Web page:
THEY were the hobbyist hero divers who saved a dozen boys trapped in Thai caves flooded by rising monsoon rains.
Brits Rick Stanton and John Volanthen earned the George Medal for rescuing the lads, aged 11 to 16, from their refuge in an air pocket more than two miles inside the underground system.
The 12 members of a junior soccer team and their coach had been trapped for more than two weeks in the summer of 2018 and all other attempts to reach them had failed.
Today the publicity-shy pair have told for the first time how their rescue idea was so risky, the UK government had a “James Bond-esque” plan to extract them if it all went wrong.
John also talks of how he chanted “Believe, believe” when they finally reached the boys — to reassure himself that the amazing sight he was seeing was real.
The modest Brits’ story will be told in a big-screen documentary, The Rescue, in cinemas this week.
And Rick and John will be played by Viggo Mortensen and Colin Farrell in Thirteen Lives, an upcoming Hollywood retelling of the rescue.
And what a drama it will make. Before the rescue began, Rick and John put forward a high-stakes plan to give the boys ketamine — used by vets as a horse tranquilliser — to ease the youngsters’ perilous two-and-a-half-hour journey under water.
But the duo were warned that if any of them died from the sedative they could be arrested or face retribution from vengeful locals – hence the British evacuation plan.
Many Thais were extremely doubtful about the pair’s audacious scheme to get the trapped boys out of the underground tunnels by putting them to sleep. Even the cave-diving doctor who they had persuaded to administer the drugs believed he might kill the youngsters.
But Rick and John believed the situation was so dire that if even half of the boys made it out alive it would be a success.
In an exclusive interview, John, 50, says: “The risk to us was we could potentially end up in the Thai judicial system or certainly end up as pariahs and deal with the consequences ourselves.
“Those risks were there. Cave diving is an unforgiving business. The largest risk was to the children. If we took the do-nothing option, they were going to die.”
Thanks to meticulous planning and teamwork, the 12-strong team all made it out alive from the Tham Luang Nang Non cave in Northern Thailand.
Both John and Rick were awarded the George Medal for “acts of great bravery” and lauded as heroes across the globe.
Timeline of the daring rescue
June 23 – Twelve members of the Wild Boars football team, aged 11-16, and their assistant coach go missing in the Tham Luang cave network, northern Thailand.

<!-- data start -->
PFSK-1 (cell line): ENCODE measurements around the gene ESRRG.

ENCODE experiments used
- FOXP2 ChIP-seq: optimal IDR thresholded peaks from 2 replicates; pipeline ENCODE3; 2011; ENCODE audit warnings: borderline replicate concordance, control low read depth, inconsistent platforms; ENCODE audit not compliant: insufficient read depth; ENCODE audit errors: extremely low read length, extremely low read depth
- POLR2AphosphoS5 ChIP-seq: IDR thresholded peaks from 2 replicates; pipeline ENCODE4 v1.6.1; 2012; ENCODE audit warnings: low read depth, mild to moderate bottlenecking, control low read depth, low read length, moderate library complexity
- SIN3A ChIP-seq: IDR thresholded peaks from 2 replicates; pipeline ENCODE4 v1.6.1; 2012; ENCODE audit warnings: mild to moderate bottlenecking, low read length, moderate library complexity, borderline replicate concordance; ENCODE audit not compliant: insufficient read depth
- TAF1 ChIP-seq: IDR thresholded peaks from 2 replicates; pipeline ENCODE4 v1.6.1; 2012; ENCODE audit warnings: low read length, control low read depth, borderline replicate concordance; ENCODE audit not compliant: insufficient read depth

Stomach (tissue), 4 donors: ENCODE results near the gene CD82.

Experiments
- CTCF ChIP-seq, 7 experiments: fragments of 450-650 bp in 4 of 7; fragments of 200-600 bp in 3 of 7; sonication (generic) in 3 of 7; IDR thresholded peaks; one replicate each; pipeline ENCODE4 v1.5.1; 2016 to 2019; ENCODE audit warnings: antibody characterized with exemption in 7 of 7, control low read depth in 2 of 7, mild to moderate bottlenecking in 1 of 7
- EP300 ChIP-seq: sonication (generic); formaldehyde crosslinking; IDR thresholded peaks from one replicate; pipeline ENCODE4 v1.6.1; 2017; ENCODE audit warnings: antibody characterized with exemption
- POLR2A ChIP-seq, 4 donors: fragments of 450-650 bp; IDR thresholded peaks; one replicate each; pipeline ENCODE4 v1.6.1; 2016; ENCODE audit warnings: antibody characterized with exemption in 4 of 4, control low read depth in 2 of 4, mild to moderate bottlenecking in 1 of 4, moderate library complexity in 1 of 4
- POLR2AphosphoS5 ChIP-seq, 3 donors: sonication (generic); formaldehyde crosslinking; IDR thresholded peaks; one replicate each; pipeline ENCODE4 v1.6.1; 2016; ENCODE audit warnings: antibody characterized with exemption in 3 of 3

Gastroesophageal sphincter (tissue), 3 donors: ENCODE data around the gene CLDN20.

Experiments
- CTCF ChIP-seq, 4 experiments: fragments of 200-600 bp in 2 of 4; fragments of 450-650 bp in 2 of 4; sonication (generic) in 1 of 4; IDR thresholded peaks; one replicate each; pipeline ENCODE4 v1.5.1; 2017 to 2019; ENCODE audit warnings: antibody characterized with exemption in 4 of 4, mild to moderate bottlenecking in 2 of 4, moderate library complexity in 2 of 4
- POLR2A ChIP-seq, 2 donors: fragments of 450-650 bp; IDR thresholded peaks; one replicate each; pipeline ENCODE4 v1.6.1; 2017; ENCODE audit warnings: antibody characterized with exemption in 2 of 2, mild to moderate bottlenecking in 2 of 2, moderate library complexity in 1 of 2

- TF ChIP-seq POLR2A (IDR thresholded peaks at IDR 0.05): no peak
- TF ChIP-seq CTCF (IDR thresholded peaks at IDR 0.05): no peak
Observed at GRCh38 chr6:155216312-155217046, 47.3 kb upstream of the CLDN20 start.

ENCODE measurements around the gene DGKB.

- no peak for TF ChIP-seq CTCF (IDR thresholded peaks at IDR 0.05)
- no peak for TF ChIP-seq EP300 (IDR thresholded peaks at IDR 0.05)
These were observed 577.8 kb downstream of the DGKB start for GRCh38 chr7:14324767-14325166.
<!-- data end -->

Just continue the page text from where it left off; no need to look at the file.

The caves are the boys “playground”, but were cut off by early monsoon rain.
June 24 – British expat Vernon Unsworth, who knows the caves well, advises Thai authorities to request help from The British Cave Rescue Council.
June 25 – Thai Navy SEALs search the flooded caves.
June 27 – British cave divers Rick Stanton, John Volanthen and caver Bob Harper arrive.
June 28 – Rick and John discover four trapped pump workers and guide them to safety.
June 30 – Rick and John consider giving up because the monsoon currents are too strong.
July 1 – The progress of Belgian cave diver Ben Reymenants and engineers pumping out water convince them to stay.
July 2 – Rick and John make contact with the boys and their t coach two and half miles from the cave entrance. The team have been perched on a small ledge for ten days without food or water.
July 4 – Four Thai Navy SEALs take food and blankets to the children, and also get trapped.
July 5 – Retired Thai Navy SEAL Saman Kunan dies after running out of air while delivering wet suits to the boys. In December 2019 Thai Navy SEAL Beirut Pakbara died from a blood infection he sustained during the operation.
July 7 – Preparation for the rescue includes bringing 15 body bags in case it goes wrong.
July 8 – Rescue begins. Brits Connor Roe, Josh Bratchley, Jason Mallinson and Chris Jewell, Australian Dr Richard Harris and Irishman Jim Warny join John and Rick in the team.
They take it in turns, bringing out four boys a day. Dr Harris administers the sedative ketamine, plus Xanax to reduce anxiety. First four boys make it out alive.
July 9 – Four more boys rescued.
July 10 – Final four boys, plus the coach and trapped Thai divers are saved.
But back home in England, they are modest about their daring deeds.
Neither diver spoke to the media during the operation in Thailand and they remain hobbyists who are ill at ease with the limelight.
John only met the rescued boys once, for just 15 minutes, because he didn’t want them to feel they were “beholden” to him.
And he claims his life was not “exceptionally in danger” in the cave, even though two Thai divers died as a result of the rescue effort.
How Rick, from Coventry, and John, from Bristol, got caught up in the massive operation on the other side of the world is largely down to an “incredible” coincidence.
Rick, 60, tells how he started dating Thai girl Amp Bangnoen when he was introduced to her by a military pal he had saved from a cave in Mexico.
As soon as Amp returned to Thailand after visiting Rick in Britain she heard about the boys being trapped in the caves in her home town.